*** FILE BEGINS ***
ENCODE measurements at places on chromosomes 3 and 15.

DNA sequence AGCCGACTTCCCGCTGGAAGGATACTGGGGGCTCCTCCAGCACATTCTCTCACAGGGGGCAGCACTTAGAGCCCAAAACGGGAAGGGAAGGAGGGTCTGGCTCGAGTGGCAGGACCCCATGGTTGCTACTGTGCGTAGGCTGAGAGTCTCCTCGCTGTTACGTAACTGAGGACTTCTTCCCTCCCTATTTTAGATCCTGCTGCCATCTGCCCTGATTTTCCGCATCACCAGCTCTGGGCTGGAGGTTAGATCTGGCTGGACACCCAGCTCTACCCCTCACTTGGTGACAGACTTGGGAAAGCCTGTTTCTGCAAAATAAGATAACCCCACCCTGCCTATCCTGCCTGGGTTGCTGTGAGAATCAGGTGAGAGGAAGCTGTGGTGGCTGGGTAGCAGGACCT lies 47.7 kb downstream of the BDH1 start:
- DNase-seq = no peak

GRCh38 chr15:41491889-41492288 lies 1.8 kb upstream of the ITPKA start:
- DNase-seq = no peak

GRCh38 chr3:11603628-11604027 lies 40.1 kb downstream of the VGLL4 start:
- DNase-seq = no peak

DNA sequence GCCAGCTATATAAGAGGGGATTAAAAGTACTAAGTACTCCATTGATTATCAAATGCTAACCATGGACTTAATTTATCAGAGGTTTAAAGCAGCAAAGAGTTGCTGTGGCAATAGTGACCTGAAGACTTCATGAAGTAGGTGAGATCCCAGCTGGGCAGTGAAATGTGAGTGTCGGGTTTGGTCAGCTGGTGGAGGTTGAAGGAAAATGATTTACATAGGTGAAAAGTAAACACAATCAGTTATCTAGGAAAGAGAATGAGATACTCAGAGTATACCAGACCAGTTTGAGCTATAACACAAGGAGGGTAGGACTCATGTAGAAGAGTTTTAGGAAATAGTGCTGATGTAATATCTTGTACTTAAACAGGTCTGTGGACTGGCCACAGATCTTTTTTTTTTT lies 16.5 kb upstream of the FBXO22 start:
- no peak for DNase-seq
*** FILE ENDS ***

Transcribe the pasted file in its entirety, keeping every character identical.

ENCODE measurements at places on chromosomes 3 and 15.

DNA sequence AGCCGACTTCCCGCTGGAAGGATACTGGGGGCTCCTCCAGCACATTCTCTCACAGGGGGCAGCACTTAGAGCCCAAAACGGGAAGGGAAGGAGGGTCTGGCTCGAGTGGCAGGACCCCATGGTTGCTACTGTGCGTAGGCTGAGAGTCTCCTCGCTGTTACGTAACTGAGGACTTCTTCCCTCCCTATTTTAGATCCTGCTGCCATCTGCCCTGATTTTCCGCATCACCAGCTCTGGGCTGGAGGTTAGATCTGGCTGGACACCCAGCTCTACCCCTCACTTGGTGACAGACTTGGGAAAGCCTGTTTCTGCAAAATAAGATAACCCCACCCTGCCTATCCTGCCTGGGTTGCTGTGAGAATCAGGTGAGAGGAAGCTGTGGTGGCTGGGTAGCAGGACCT lies 47.7 kb downstream of the BDH1 start:
- DNase-seq = no peak

GRCh38 chr15:41491889-41492288 lies 1.8 kb upstream of the ITPKA start:
- DNase-seq = no peak

GRCh38 chr3:11603628-11604027 lies 40.1 kb downstream of the VGLL4 start:
- DNase-seq = no peak

DNA sequence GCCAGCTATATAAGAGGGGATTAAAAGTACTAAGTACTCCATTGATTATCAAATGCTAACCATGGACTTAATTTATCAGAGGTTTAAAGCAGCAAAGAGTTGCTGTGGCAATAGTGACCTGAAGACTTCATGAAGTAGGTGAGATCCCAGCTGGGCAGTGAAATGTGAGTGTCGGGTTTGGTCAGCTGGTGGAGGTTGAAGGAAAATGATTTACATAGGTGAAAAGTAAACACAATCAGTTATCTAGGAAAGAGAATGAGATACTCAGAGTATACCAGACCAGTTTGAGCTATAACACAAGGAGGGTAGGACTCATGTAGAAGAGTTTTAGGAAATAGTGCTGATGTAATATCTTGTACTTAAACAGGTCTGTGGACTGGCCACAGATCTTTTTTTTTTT lies 16.5 kb upstream of the FBXO22 start:
- no peak for DNase-seq